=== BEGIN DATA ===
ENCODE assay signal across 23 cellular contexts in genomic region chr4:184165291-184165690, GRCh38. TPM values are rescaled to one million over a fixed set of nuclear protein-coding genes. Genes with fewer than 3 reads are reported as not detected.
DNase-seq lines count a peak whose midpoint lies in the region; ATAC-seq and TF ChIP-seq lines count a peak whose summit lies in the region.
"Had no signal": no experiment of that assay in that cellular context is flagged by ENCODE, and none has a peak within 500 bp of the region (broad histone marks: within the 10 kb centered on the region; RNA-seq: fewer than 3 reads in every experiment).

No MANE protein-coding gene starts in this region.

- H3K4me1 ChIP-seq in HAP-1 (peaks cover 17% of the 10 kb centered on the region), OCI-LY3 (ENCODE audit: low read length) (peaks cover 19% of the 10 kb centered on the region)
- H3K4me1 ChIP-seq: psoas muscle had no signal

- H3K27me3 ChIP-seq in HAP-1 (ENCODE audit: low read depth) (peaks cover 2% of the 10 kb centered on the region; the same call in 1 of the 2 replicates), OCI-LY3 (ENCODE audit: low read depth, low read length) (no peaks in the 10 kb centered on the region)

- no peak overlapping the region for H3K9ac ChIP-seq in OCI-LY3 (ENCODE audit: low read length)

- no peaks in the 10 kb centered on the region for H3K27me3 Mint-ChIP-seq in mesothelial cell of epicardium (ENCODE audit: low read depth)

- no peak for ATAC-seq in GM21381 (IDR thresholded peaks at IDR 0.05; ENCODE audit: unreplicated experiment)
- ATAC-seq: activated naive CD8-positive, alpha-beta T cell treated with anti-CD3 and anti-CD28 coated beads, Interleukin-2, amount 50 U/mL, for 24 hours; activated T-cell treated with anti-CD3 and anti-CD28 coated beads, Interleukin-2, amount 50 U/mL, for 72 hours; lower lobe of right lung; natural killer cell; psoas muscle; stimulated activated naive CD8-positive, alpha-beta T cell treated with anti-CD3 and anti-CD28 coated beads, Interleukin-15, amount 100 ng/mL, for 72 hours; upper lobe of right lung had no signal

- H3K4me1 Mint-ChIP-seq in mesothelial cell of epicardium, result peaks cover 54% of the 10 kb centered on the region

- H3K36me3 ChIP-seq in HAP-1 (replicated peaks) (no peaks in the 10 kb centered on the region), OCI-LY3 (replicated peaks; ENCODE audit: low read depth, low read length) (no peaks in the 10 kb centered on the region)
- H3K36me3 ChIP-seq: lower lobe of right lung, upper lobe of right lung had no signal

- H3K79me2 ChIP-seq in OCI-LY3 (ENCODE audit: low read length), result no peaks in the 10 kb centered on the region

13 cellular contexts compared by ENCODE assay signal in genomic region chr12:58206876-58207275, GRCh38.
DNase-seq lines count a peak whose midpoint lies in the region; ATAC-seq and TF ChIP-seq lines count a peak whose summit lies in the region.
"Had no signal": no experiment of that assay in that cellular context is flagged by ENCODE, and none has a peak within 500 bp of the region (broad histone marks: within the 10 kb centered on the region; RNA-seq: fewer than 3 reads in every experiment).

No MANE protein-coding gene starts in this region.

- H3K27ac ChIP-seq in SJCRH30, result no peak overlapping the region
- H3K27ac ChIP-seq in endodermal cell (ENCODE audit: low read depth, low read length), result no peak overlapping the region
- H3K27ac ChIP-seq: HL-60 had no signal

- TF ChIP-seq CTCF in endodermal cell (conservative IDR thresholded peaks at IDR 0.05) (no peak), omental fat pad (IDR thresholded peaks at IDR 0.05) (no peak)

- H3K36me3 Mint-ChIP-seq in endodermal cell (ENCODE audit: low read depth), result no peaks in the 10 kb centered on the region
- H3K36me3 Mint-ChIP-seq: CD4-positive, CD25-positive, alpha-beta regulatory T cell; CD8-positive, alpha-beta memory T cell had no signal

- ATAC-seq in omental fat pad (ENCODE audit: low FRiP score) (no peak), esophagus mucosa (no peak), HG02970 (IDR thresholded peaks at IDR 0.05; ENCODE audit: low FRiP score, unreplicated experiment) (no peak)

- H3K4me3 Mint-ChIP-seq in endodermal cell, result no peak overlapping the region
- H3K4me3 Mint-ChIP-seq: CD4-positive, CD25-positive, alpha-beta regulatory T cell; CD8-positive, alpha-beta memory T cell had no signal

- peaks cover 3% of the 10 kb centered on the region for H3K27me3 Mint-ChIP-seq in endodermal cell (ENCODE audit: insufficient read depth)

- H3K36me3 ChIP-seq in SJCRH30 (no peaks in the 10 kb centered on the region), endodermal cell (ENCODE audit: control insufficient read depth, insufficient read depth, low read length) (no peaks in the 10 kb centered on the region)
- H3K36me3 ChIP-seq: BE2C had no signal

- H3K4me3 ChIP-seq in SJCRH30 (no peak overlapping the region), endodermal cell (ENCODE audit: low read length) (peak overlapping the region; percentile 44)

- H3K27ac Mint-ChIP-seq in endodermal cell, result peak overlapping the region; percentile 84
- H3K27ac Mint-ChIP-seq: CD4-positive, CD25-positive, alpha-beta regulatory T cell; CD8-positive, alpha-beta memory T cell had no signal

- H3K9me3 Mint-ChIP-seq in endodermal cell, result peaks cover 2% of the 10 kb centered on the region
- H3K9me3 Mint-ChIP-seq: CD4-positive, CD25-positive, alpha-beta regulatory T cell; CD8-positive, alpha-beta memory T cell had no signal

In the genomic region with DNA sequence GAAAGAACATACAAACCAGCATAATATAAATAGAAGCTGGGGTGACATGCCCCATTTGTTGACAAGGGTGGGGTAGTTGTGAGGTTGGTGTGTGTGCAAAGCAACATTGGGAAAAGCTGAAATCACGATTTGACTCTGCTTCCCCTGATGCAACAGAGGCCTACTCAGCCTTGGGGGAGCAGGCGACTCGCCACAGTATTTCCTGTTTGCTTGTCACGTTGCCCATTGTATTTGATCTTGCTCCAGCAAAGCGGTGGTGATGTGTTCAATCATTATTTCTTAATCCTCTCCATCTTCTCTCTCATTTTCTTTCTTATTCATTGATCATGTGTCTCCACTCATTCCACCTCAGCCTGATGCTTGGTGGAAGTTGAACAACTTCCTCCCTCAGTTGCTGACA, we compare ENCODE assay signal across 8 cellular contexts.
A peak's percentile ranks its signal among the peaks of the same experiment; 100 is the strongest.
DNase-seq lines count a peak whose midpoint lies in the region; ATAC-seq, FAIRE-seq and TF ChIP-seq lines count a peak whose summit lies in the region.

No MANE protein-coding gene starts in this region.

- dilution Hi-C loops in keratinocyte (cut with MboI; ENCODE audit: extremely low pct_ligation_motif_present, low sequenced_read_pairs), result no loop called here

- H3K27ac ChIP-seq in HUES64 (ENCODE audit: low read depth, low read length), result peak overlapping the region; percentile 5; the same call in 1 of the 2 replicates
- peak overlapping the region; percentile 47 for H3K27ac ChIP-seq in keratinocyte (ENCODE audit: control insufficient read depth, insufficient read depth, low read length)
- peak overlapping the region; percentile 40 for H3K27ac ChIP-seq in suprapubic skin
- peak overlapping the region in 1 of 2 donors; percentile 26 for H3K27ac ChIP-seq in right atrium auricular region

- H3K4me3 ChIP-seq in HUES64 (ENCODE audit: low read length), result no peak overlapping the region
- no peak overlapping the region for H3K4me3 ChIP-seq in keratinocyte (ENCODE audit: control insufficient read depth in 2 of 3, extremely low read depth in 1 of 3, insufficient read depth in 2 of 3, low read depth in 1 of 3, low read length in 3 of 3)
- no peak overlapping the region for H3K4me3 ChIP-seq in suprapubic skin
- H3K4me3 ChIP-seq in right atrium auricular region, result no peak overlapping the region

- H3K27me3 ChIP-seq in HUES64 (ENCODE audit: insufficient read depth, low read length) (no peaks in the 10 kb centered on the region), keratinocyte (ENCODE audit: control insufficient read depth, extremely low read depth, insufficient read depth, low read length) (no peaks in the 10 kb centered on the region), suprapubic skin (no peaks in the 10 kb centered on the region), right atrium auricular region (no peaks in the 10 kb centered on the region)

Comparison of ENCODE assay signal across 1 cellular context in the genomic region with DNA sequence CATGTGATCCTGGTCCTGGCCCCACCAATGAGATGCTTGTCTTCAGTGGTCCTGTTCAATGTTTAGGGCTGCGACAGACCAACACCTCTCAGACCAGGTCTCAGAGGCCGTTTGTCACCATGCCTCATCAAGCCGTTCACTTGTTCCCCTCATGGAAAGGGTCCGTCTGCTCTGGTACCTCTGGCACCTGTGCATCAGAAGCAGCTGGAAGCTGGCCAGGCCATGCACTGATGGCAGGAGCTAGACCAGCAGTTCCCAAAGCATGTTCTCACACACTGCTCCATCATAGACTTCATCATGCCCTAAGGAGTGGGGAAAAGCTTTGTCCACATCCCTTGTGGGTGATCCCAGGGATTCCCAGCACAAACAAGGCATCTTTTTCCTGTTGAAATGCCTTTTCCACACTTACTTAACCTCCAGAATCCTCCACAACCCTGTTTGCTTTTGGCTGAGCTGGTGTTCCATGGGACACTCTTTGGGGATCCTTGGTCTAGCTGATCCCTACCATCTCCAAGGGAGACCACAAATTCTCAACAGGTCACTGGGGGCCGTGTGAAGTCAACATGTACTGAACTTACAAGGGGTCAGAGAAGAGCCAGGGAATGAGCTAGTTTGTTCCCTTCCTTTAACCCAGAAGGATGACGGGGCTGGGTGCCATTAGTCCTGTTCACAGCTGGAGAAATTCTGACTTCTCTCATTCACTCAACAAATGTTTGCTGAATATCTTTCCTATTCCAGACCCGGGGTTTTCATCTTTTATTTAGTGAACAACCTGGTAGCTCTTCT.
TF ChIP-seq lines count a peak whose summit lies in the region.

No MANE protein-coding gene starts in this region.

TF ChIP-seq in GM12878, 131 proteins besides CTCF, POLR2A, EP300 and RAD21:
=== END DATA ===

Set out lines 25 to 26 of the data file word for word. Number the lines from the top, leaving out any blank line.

- H3K36me3 Mint-ChIP-seq: CD4-positive, CD25-positive, alpha-beta regulatory T cell; CD8-positive, alpha-beta memory T cell had no signal

- ATAC-seq in omental fat pad (ENCODE audit: low FRiP score) (no peak), esophagus mucosa (no peak), HG02970 (IDR thresholded peaks at IDR 0.05; ENCODE audit: low FRiP score, unreplicated experiment) (no peak)